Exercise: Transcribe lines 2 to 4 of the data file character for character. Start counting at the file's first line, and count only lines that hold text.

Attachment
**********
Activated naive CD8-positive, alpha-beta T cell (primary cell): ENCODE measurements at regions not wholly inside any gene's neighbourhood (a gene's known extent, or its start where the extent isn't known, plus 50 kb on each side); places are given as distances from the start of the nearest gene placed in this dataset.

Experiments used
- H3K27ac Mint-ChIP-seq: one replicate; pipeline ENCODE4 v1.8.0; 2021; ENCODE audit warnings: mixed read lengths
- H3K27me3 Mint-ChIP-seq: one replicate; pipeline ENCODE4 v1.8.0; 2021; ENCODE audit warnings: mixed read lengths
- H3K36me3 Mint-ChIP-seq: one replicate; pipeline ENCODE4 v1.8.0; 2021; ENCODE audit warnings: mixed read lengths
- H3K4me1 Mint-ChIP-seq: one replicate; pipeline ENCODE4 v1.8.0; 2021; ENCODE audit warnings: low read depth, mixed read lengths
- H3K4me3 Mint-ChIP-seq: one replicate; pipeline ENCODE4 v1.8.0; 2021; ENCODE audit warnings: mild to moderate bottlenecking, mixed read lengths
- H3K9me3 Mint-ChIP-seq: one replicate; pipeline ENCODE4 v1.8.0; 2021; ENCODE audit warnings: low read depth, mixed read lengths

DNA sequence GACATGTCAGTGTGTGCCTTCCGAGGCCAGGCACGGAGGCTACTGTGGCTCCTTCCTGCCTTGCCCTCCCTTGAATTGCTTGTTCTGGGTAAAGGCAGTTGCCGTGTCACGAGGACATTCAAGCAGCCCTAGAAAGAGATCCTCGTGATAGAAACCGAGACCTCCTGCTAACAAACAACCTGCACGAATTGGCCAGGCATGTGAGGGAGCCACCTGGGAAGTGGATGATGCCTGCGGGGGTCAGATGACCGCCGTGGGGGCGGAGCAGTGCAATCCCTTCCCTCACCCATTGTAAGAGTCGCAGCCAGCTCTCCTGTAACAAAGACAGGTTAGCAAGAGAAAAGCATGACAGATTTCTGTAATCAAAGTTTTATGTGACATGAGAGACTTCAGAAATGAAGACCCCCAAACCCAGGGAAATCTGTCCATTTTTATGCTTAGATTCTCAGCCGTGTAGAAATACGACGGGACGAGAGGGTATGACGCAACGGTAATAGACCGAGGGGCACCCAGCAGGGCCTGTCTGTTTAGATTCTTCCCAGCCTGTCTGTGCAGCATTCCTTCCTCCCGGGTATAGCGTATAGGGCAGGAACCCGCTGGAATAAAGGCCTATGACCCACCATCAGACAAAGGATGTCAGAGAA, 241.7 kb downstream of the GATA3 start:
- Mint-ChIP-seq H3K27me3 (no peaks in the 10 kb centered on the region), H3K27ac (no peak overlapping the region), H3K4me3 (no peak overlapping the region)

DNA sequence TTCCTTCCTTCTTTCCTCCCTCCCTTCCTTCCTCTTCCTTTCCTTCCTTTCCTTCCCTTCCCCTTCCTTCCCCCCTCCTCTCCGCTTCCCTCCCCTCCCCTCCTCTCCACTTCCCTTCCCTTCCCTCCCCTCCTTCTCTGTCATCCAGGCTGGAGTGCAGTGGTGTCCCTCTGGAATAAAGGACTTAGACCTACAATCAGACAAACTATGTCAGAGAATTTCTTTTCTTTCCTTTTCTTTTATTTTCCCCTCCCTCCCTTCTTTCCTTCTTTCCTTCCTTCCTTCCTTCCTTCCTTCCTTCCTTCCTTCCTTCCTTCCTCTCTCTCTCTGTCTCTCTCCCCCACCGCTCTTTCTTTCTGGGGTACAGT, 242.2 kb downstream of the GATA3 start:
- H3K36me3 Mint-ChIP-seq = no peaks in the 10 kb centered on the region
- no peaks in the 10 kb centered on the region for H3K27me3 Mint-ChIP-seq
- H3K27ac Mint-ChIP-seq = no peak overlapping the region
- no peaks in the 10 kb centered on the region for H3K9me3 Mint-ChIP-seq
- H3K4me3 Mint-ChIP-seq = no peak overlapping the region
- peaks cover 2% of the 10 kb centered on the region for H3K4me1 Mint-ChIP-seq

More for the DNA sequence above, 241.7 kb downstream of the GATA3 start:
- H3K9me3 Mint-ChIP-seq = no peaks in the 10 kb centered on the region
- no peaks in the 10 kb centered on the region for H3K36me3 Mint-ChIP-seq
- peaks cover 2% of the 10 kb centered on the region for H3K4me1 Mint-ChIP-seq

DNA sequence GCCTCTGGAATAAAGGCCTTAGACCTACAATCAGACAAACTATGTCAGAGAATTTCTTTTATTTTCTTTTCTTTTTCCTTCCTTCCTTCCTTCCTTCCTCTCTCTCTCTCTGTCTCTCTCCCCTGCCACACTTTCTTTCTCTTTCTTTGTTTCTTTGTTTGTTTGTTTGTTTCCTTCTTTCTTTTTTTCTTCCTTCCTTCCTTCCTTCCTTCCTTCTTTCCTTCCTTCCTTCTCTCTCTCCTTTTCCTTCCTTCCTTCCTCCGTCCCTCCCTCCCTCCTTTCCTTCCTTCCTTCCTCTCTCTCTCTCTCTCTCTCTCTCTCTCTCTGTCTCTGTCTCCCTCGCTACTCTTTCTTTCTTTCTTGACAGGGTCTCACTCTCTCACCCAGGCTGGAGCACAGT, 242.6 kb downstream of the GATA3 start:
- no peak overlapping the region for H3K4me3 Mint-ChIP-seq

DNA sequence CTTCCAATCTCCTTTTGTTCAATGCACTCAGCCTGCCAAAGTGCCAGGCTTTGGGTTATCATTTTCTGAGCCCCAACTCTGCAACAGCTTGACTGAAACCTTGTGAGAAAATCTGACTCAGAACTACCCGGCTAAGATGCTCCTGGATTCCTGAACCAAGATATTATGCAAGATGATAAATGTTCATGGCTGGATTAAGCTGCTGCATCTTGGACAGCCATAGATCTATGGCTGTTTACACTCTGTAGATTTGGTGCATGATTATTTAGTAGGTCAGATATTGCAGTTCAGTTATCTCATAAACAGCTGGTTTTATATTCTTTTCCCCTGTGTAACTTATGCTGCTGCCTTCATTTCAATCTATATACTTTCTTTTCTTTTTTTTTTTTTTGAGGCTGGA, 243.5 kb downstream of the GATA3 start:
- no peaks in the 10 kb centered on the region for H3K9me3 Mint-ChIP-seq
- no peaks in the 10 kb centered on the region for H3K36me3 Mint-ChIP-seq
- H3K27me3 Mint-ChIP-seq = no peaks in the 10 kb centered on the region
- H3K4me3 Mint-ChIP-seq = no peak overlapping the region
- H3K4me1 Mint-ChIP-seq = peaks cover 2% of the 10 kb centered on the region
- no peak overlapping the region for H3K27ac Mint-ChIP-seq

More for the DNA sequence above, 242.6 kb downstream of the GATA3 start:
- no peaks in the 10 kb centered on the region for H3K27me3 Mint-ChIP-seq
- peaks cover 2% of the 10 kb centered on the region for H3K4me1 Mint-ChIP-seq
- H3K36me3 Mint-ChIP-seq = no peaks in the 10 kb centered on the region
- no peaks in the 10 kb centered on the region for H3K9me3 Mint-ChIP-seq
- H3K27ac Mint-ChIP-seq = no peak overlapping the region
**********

Experiments used
- H3K27ac Mint-ChIP-seq: one replicate; pipeline ENCODE4 v1.8.0; 2021; ENCODE audit warnings: mixed read lengths
- H3K27me3 Mint-ChIP-seq: one replicate; pipeline ENCODE4 v1.8.0; 2021; ENCODE audit warnings: mixed read lengths